Joseph F. Schuler Jr.
THE NEW LOGOS ARE SPLASHED ON BASEBALL CAPS AND COFFEE MUGS, GOLF
shirts and hard hats. There's the three-year, $42-million advertising budget and the slick newspaper, radio and TV ads. There's the NASCAR race, the Touchstone Energysm 300.
But in two, easy-to-understand sentences, what does the new Touchstone Energy do? For an answer, I turned to Michael L. "Mickey" Miller of Kentucky's Nolin Rural Electric Cooperative Corp. Miller chairs Touchstone's executive council.
Bruce W. Radford
EARLIER IN THIS DECADE, FERC CHAIRMAN MARTIN ALLDAY delivered his famous quote: "Everybody is somebody's native load customer."
Today, that truism has fallen under attack. It could go out the window if power marketers get their wish. One group of marketers has asked the Federal Energy Regulatory Commission to open a new rulemaking on electric system reliability. This group proposes to end the notion of transmission responding to load.
Bruce W. Radford
In an ideal world, legislation would have already happened."
That was Elizabeth Moler, deputy secretary of energy, testifying as the first witness at a Feb. 20 public conference at the Federal Energy Regulatory Commission. The forum attempted to address how to ensure access to transmission as the electric industry builds a new framework to maintain system reliability.
Having just stepped down from the top spot at the FERC, Moler knew what to expect. She understood the limits of the FERC's statutory authority and its budget.
Lori A. Burkhart, Phillip S. Cross and Beth Lewis
UTILITY HOUSE CALLS. Michigan Gov. John Engler (R) signed into law a bill making it a felony to impersonate a utility employee to enter private property for criminal purposes. The new law calls for those convicted to be imprisoned for not more than two years and to pay a maximum fine of $1,000, or both.
ELECTRIC RESTRUCTURING. Illinois Gov. Jim Edgar (R) signed into law an electric restructuring bill for the state. Edgar noted that concerns over the bill were addressed by the state's two largest utilities, Commonwealth Edison and Illinois Power Co.
KCPL first with meters, automation; APS second for T&D management.
IF THE 1997 ULTRA COMPETITION CAN SERVE AS A GUIDE, then perhaps the forgotten "wires" business offers the next great opportunity for new applications in information technology.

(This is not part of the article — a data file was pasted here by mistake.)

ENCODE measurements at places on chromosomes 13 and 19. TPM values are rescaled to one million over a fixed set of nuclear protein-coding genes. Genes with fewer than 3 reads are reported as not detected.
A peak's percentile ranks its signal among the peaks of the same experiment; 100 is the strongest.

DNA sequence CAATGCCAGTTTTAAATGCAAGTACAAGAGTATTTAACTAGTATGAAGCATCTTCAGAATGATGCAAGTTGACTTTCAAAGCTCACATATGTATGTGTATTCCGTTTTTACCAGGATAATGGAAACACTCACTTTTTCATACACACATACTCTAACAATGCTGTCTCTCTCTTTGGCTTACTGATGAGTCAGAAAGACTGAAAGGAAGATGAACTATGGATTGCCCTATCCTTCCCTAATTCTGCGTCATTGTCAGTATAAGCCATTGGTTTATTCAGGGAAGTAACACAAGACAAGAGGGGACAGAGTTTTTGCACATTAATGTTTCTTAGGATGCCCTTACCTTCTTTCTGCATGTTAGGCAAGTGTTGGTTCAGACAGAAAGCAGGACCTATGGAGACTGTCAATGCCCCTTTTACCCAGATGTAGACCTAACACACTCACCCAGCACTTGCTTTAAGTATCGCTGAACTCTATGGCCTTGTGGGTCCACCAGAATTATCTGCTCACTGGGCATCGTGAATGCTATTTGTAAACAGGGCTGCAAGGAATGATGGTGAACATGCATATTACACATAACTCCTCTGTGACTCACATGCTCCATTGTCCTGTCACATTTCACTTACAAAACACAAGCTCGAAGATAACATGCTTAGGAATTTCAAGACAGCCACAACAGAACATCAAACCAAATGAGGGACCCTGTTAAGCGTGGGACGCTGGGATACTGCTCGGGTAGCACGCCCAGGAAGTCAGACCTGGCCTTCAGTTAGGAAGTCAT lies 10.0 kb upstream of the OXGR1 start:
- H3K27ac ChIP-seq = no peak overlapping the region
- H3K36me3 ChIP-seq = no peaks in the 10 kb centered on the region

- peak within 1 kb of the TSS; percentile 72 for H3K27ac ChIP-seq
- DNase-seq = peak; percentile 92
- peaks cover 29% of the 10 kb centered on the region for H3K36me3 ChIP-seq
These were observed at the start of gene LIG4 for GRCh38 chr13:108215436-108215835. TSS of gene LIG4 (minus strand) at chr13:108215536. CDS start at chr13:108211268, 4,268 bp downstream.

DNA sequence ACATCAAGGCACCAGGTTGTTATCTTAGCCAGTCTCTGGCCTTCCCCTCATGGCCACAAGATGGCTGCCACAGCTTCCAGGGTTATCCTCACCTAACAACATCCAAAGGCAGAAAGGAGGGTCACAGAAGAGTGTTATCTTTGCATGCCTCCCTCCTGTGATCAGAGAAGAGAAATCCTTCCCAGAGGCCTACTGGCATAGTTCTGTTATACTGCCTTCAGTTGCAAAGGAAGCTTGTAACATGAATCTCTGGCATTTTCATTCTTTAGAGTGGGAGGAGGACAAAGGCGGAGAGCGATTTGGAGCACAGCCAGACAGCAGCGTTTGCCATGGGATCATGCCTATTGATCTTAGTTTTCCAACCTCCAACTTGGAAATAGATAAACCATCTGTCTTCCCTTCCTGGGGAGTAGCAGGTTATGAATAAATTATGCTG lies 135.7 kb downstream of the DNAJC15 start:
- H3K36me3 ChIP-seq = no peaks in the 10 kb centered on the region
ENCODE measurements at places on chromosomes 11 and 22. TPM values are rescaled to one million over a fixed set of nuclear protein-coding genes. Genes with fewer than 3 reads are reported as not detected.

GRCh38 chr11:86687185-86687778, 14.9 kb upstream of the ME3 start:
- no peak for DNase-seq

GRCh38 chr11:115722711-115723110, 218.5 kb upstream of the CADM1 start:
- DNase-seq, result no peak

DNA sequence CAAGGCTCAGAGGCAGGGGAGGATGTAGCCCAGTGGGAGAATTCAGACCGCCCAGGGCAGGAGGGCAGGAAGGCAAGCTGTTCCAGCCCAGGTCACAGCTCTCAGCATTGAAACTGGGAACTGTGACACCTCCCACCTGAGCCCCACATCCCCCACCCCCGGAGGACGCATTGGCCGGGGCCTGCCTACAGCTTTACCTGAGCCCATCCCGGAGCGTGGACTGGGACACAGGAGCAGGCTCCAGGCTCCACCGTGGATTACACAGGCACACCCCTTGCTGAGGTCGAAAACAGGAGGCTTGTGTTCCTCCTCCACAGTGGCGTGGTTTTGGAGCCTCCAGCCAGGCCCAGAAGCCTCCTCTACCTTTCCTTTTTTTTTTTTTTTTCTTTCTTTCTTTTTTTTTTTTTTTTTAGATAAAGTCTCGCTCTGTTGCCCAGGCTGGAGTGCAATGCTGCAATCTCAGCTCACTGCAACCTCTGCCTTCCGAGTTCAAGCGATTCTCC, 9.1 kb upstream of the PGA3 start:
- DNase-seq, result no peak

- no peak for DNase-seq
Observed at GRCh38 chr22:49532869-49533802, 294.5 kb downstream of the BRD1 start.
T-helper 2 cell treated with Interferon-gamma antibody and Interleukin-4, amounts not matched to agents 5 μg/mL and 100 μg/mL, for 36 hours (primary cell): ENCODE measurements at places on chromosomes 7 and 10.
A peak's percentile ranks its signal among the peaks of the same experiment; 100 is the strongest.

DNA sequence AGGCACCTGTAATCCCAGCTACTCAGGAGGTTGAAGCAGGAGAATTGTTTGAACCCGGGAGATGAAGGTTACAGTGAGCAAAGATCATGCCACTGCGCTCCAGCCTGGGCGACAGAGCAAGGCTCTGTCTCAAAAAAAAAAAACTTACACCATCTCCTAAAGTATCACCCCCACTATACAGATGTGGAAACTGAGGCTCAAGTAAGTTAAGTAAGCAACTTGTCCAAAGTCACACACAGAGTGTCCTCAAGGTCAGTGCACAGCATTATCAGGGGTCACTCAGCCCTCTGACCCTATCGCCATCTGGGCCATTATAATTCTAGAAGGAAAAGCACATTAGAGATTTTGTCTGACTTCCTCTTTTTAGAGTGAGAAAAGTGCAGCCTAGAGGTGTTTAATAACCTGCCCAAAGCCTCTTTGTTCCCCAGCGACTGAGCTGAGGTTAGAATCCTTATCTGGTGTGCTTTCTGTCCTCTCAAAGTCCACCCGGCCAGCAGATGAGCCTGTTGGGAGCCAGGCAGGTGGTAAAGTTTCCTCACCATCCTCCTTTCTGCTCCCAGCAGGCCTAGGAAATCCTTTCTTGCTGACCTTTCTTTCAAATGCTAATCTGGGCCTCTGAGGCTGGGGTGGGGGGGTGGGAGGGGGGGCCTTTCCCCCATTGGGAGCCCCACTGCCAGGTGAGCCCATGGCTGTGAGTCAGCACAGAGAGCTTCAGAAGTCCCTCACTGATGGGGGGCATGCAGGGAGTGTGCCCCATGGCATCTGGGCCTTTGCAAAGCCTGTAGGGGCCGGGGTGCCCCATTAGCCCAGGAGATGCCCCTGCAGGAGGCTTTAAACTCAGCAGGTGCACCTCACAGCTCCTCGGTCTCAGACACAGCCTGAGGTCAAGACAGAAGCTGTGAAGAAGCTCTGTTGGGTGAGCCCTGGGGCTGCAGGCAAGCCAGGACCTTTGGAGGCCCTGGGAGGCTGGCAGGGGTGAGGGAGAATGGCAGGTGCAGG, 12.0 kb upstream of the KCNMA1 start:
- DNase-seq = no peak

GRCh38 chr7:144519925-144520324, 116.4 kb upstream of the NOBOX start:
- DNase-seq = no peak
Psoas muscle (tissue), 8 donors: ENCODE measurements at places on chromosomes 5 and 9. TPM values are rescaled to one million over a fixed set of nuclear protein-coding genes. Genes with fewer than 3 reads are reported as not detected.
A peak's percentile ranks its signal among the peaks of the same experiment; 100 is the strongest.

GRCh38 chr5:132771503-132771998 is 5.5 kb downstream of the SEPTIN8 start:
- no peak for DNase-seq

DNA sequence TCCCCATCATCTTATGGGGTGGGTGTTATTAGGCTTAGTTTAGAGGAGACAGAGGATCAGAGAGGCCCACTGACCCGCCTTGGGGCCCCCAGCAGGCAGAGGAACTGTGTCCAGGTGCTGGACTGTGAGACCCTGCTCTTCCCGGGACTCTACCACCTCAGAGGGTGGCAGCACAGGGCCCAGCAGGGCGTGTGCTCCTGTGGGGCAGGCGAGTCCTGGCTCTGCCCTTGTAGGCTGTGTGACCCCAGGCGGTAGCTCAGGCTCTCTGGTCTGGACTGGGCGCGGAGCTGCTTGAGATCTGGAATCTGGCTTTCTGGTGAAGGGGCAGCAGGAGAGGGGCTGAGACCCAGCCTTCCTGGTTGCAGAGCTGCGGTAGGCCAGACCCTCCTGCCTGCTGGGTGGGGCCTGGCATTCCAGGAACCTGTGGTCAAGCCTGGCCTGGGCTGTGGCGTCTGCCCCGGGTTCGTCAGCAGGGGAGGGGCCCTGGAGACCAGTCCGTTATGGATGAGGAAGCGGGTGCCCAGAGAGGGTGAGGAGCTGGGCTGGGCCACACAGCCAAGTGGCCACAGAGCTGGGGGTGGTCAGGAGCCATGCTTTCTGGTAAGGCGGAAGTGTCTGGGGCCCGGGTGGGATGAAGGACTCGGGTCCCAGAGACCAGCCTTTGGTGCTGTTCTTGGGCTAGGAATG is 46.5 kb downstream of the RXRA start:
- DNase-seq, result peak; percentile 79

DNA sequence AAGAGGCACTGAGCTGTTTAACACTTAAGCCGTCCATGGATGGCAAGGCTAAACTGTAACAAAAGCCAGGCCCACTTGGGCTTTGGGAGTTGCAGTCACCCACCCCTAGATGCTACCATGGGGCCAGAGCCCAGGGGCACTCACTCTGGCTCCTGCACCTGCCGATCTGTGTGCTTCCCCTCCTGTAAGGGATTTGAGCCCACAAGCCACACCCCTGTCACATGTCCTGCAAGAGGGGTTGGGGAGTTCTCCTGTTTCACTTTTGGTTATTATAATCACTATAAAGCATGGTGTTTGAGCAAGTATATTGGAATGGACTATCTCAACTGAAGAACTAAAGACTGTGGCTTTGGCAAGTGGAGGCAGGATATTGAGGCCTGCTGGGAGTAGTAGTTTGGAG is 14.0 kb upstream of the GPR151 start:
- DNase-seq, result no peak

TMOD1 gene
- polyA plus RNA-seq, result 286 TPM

That's the lesson of this year's contest, which saw Kansas City Power & Light Co., and Arizona Public Service Co. win the top two prizes. Each company gained recognition for IT applications designed in large part to modernize electric utility distribution systems.
Bruce W. Radford
Dominion Resources touts its "impacted" method, but opponents call it a "stalking horse" (em a scheme to avoid full review at FERC.
Is the Federal Energy Regulatory Commission prepared to accept true marginal-cost pricing for electric transmission?
With all the criticism leveled at the traditional "contract path," one would think that the FERC would consider a new approach to transmission pricing.
In fact, last year in its final Order No.
I am writing to express my concern over the Feb. 1 publication of the article, "Why Applicants Should Use Computer Simulation Models to Comply With FERC's New Merger Policy" (p. 22). The authors, Mark W. Frankena and John R. Morris, have used the editorial pages of PUBLIC UTILITIES FORTNIGHTLY to deliver a highly commercial message promoting their preferred computer model at the expense of several other software packages, which they specifically name.
Lori A. Burkhart
Arizona Public Service Co. has filed a lawsuit in the Superior Court of Maricopa County to challenge rules adopted by the Arizona Corporation Commission in December 1996 to open the state's electric industry to competition over a four-year period starting in 1999.
Eric Hirst, and Brendan Kirby
But not for long (em as power producers and
customers get more creative in matching plants with loads Dynamic scheduling is a "sleeper" issue in the move toward electric competition. Industry players are debating independent system operators. They are focusing on issues of governance and the form of transmission pricing. Consequently, they are ignoring critical issues concerning ancillary services. These services are not receiving the attention they deserve.
Mark W. Frankena and John R. Morris
Models can overcome a key oversight (em
that both supply and demand affect competition.
This past December, the Federal Energy Regulatory Commission (FERC) issued a policy statement describing important changes in how it will evaluate proposed mergers under the Federal Power Act's public interest standard. These changes should lead to significant improvements (em not only in the evaluation of mergers, but also for other matters that affect market power, %n1%n including industry restructuring and market-based pricing.